Will we have a bad flu season this year?

With COVID-19 hitting the headlines, seasonal flu has taken a back seat in our minds. But whereas last winter there were fewer cases of seasonal flu than usual, this illness remains a substantial threat which causes 11,000 deaths a year in the UK on average. Scientists are predicting a significant surge in flu cases this autumn and winter, but why is the virus likely to be so virulent? And what should we do to keep ourselves and others safe?

Lack of immunity

Most of us have had a dose of flu during the course of our lives. And as this virus circulates freely during the winter months, we're all likely to have been exposed to it frequently over the years.

However, strains of flu vary from year to year, and the virus is constantly evolving, which means if we have a year in which not as many people are exposed, immunity within the community is lowered.

"In ordinary times, we have a degree of cross-protection," explains Dr Stephen Griffin, Virologist and Associate Professor at Leeds Institute of Medical Research. "But if we miss a year of exposure, there are going to be bigger gaps in terms of the differences in the virus and therefore your immune response."

Early warning signs

Scientists are also concerned about the rapid spread of respiratory infections in children, which could be an indicator of how flu might circulate once the virus begins to take hold.

"As social distancing guidelines are reduced, we're already seeing a surge in respiratory infections such as RSV (respiratory syncytial virus - the virus that causes the common cold) and Croup - usually these infections aren't prevalent until the winter," explains GP Dr Claire Ashley.

"However, as many children may not have been exposed to these infections in the last year due to social distancing and other measures, they are more likely to become unwell if exposed as their body hasn't tackled them for so long."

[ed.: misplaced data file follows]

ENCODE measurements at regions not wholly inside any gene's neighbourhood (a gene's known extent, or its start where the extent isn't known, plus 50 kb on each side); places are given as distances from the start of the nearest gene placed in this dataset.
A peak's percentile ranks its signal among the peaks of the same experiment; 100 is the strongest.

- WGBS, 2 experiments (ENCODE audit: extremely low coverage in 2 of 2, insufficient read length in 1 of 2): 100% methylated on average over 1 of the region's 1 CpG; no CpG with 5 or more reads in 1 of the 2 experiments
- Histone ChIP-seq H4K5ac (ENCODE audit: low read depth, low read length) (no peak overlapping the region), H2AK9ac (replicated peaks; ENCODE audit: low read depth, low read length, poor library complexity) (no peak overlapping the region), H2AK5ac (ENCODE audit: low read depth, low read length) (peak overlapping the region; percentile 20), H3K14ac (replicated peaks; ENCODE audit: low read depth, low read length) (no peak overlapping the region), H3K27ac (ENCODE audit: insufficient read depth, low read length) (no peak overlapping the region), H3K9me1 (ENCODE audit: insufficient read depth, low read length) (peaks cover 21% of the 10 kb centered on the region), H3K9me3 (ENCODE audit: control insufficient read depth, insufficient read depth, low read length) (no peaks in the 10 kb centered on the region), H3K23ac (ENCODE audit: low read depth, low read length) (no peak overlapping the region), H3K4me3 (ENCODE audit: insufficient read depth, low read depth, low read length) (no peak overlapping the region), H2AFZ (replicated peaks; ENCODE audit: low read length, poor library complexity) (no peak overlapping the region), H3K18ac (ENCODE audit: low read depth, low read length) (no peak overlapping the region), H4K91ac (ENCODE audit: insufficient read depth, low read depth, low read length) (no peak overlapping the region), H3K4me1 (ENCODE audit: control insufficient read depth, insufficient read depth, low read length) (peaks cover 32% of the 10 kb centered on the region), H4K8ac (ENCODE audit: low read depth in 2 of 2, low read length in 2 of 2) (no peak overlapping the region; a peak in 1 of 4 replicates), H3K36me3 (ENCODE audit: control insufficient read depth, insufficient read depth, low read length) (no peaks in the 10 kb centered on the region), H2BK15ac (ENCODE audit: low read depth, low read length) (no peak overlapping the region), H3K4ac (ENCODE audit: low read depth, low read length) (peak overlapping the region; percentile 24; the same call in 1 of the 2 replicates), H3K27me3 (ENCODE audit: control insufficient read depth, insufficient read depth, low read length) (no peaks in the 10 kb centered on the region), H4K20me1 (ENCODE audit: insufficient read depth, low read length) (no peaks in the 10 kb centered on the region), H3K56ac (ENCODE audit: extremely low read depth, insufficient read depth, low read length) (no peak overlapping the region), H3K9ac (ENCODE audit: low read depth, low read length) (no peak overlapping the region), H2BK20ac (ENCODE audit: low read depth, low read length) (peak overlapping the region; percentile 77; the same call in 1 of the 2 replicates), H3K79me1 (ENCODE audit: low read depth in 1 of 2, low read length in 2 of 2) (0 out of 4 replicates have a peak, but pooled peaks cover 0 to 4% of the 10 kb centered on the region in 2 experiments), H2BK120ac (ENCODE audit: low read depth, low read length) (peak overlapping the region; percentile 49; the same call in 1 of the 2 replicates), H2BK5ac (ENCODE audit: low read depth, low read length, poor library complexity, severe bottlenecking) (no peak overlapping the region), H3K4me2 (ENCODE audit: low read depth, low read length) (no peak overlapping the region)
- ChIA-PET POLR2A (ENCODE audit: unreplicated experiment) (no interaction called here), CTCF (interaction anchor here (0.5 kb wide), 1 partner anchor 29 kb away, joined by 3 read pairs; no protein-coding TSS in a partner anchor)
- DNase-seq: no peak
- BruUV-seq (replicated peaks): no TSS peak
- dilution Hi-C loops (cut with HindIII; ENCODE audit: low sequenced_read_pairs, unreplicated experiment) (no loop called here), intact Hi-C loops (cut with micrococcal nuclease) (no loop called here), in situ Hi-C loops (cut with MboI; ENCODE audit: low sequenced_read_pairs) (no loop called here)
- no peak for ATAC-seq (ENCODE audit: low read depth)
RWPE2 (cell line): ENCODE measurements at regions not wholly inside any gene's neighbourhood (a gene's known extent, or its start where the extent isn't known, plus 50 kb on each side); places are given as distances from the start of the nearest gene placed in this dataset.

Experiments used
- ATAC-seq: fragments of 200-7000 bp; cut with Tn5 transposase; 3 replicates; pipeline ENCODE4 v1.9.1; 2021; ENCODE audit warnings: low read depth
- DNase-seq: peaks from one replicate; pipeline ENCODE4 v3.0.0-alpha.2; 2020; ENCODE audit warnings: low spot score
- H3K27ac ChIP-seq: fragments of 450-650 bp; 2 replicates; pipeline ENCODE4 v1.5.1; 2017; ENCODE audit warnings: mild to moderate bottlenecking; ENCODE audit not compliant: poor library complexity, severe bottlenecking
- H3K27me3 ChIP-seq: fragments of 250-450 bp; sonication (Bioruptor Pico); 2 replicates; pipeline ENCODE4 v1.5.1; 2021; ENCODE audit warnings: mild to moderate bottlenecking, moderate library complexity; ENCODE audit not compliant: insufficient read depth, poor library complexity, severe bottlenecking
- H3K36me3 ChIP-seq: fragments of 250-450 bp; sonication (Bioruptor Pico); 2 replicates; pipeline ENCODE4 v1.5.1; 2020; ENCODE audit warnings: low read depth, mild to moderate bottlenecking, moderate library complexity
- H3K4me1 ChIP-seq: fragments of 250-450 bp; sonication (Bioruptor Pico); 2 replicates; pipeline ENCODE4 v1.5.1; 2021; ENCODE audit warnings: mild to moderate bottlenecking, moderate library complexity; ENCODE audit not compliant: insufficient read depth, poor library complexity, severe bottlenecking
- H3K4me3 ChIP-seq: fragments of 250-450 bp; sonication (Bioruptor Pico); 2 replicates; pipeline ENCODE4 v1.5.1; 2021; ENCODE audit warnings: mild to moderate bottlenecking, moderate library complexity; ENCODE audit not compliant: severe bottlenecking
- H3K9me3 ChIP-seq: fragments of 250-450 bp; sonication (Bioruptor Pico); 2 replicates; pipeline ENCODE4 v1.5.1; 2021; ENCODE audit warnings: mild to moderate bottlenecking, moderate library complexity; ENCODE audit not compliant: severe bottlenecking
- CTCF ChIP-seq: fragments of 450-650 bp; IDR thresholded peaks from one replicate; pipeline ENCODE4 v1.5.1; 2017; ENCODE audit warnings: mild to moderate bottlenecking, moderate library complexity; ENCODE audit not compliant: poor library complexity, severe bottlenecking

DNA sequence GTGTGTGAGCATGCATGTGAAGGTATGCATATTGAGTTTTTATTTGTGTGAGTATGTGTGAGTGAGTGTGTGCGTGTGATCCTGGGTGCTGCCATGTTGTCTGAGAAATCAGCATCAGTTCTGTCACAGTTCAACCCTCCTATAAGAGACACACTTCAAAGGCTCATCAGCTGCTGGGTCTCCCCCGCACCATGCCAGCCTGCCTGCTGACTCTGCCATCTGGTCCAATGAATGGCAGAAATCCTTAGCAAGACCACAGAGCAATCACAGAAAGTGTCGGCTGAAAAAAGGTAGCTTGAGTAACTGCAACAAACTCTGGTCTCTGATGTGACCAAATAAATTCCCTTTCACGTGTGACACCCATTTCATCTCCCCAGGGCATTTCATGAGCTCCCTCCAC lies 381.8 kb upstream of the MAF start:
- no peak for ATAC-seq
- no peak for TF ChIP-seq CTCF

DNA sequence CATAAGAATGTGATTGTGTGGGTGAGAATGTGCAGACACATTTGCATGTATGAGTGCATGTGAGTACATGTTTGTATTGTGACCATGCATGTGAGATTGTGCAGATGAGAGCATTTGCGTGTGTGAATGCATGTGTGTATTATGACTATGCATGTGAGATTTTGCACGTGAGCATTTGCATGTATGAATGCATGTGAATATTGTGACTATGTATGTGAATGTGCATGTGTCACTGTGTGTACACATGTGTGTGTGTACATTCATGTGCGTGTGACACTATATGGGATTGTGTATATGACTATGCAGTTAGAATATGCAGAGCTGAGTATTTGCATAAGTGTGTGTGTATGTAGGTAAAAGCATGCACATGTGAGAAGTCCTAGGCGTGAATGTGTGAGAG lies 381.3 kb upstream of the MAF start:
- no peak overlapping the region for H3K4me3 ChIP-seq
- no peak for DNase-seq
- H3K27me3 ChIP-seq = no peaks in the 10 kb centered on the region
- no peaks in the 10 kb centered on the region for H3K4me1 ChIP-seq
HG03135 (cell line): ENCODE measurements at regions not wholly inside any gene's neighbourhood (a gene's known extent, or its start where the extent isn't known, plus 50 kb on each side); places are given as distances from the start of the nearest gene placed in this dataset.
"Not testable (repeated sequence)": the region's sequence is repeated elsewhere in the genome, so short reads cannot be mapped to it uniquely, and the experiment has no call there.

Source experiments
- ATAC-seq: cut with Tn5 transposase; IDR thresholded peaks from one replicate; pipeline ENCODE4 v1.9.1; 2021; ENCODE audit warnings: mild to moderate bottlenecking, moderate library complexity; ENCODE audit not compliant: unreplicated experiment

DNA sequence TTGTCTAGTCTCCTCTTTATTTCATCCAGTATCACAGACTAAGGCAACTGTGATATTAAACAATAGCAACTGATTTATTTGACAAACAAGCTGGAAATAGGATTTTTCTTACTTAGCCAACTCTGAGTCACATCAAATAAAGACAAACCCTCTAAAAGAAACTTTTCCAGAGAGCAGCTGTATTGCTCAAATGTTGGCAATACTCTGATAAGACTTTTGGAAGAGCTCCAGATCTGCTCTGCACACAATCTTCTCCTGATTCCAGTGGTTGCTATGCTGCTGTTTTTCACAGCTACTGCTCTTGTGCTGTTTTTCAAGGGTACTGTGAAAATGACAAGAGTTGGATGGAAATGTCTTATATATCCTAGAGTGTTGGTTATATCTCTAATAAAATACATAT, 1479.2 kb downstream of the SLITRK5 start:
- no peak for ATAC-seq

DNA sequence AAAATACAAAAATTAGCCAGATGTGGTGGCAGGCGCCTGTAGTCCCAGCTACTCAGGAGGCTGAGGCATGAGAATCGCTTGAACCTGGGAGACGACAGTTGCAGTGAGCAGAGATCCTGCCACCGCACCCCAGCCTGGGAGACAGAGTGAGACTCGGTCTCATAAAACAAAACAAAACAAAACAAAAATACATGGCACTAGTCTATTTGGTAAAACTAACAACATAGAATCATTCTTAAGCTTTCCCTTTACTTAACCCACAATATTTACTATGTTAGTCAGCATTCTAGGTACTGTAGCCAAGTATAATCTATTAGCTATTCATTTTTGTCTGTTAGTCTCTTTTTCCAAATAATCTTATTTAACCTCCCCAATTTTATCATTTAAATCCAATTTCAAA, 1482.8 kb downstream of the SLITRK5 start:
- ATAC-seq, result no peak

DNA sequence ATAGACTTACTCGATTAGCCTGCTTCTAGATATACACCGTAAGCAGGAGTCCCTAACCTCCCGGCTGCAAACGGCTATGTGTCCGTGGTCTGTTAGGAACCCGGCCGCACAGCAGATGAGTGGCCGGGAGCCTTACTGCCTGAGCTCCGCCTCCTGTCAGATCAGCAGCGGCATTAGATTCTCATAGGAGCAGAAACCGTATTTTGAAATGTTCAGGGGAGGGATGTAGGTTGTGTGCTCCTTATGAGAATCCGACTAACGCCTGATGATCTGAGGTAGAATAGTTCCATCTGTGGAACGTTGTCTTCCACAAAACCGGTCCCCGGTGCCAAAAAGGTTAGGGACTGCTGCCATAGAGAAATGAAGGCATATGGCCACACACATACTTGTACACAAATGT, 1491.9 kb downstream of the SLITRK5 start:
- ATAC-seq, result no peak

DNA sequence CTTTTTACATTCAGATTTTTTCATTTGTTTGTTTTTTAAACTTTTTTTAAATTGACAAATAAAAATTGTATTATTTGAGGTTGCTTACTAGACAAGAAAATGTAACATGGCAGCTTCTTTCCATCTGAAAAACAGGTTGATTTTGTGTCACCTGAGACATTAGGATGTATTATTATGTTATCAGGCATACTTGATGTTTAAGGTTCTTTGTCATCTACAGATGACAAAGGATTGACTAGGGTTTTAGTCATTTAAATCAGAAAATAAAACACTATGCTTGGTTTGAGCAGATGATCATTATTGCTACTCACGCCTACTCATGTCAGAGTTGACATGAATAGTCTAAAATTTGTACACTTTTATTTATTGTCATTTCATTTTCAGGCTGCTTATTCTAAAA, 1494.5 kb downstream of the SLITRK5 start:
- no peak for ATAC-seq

This surge in respiratory infections and increased susceptibility may be an early warning sign that this year's flu season could be worse than in normal years.

Lack of social distancing

The flu season last winter was minimised due to the measures in place for COVID-19. With lockdowns taking place in the UK in both November and January, and strict social distancing and mask-wearing mandated, flu - like COVID-19 - struggled to spread as widely as it would have otherwise. However, now that these restrictions have been lifted, influenza is more likely to spread and take hold.

Who should worry about flu?

Most of us don't spend much time worrying about the flu - and for many, an infection may be mild. However, influenza can become serious at any age, so should not be treated lightly. Those who are older or have underlying health conditions may be particularly vulnerable. As with COVID-19, even if we are healthy, we all need to be mindful of reducing the risk of illness to reduce the spread to those who are at risk.